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Quadricycle brewery tours coming to Vancouver

Brew Bike Tours co-owner: ‘This is going to be great for a lot of tourists and locals’
Quadricycles like the one in this photograph will be allowed to operate in Vancouver, with applications for prospective operators open in the spring.

Quadricycle tours are coming to Vancouver.

What’s a quadricycle?

It’s sort of a huge bike with four wheels that can typically seat between eight and 16 passengers, who can pedal along with a tour operator’s driver, or — in this case — cyclist.

Vancouver city council unanimously approved a proposal Tuesday (Feb. 8) allowing operators to bring in the big bikes, which will be used to shuttle people between local breweries, coffee shops and sites of interest.

“We’re really excited to get going in the city of Vancouver,” Shane Zahar, co-owner of Brew Bike Tours, told council prior to the vote. “This is going to be great for a lot of tourists and locals.”

Similar quadricycle tours operate in the City of North Vancouver, Victoria and Kelowna, where Zahar’s partner has run the big bikes for five years. Brew Bike also operated in Richmond in 2019 but shut down because of COVID-19 restrictions.

Zahar said his company plans to run two bikes in Vancouver and focus on the east side of the city and the Olympic Village area. The bikes are prohibited from operating in protected bike lanes — largely because they are too big — and will generally be restricted to minor streets and laneways.

Tour operators have to submit proposed tour routes for approval prior to using the quadricycles on any road. Passengers will not be required to wear helmets, with Sarah Hicks, the city’s chief licence inspector, telling council the bikes move at slow speeds.

Coun. Jean Swanson said she was worried about passengers’ safety and potential accidents with vehicles — to which Paul Storer, the city’s director of transportation, emphasized the bikes would be designated to streets with reduced speed limits.

Although Vancouver Coastal Health supported allowing quadricycles in the city, the health agency raised concerns about helmets and recommended they be required to be worn by the guide and passengers as part of the city’s approval process for an operator’s licence.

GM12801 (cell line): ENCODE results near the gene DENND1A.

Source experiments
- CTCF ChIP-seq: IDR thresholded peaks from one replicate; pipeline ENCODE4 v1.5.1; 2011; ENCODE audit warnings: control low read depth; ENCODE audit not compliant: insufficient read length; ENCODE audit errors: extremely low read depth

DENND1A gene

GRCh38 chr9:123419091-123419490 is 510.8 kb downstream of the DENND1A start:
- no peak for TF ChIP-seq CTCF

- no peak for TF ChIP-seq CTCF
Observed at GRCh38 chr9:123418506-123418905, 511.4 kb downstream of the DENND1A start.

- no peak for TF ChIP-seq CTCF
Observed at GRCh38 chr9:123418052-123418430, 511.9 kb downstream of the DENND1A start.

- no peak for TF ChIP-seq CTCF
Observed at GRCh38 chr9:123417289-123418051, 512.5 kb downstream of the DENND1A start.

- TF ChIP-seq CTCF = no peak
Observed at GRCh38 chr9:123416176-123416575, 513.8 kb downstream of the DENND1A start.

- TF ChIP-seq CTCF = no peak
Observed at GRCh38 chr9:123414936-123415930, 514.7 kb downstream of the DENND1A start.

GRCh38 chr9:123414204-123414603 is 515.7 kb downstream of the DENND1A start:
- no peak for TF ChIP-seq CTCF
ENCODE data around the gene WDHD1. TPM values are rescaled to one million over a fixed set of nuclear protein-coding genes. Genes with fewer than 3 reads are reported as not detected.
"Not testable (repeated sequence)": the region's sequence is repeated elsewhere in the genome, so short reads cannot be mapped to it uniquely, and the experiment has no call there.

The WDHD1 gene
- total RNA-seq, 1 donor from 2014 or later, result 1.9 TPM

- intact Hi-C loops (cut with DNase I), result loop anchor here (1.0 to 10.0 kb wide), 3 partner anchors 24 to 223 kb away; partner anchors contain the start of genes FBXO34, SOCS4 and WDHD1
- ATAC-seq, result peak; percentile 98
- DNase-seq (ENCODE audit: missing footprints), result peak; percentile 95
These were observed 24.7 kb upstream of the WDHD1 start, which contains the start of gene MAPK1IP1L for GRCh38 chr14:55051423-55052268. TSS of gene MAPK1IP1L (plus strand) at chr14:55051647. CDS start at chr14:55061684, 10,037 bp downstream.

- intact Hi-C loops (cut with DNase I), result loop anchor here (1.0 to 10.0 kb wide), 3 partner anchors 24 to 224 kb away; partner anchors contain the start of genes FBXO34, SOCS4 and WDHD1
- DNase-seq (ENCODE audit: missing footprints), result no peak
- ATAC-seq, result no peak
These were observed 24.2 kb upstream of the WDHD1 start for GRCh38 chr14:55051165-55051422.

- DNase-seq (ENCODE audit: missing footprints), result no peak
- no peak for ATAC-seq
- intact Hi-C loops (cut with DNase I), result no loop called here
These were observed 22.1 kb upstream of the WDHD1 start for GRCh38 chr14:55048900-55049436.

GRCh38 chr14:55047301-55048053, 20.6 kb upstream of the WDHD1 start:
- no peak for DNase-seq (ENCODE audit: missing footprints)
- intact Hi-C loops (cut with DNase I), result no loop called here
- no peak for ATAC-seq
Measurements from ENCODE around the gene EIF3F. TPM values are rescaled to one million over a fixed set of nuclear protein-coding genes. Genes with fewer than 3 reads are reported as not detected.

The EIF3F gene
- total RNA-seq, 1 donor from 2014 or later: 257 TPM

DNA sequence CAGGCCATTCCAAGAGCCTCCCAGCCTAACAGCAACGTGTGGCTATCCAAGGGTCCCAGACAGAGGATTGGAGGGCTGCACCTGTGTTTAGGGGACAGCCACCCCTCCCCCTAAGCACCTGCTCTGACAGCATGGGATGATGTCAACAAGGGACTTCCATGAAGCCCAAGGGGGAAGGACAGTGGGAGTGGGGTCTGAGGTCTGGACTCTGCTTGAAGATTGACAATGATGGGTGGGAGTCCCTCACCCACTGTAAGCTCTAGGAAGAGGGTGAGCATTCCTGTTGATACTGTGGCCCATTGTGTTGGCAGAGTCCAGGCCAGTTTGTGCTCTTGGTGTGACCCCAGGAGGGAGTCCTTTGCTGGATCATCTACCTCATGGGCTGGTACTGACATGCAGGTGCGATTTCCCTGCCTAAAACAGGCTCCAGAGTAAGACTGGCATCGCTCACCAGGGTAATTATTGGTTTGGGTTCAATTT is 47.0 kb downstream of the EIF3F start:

The health agency also pointed out those riding a quadricycle would not have the protection that someone in a car would have with seat belts, air bags, “a vehicle crumple zone” or protected passenger compartment.

“Compounding the above is that these passengers are being moved between breweries and businesses,” the agency said in its written comments to council.

“If passengers are under the influence of alcohol, risk may go up particularly while boarding or alighting, and may also be at risk of falling out of the quadricycle.”

The city staff report before council didn’t indicate whether accidents had occurred in other cities. Provincial regulations do not allow the operator or passenger of a quadricycle to consume liquor or cannabis while on the bike.

City staff noted the benefits of the tours, particularly as small businesses look to recover from pandemic-triggered restrictions that reduced hours or forced some owners to close.

“The business of operating tours via quadricycle aligns well with the city’s goals for increased active transportation and low-impact goods and services movement,” the report added.

“It also aligns with the Healthy City Strategy target for over 50 per cent of trips by foot, bicycle and public transit. The work of a quadricycle tour guide might also be counted as a new green job.”

Tour prices were not discussed at council Tuesday but Brew Bike’s web page advertises a two-hour beer tour centred in Steveston at $39 per passenger.

Quadricycles will be permitted on streets from Monday to Saturday, 7 a.m. to 10 p.m., and Sundays and holidays from 10 a.m. to 10 p.m. Applications will open to tour operators later this spring.

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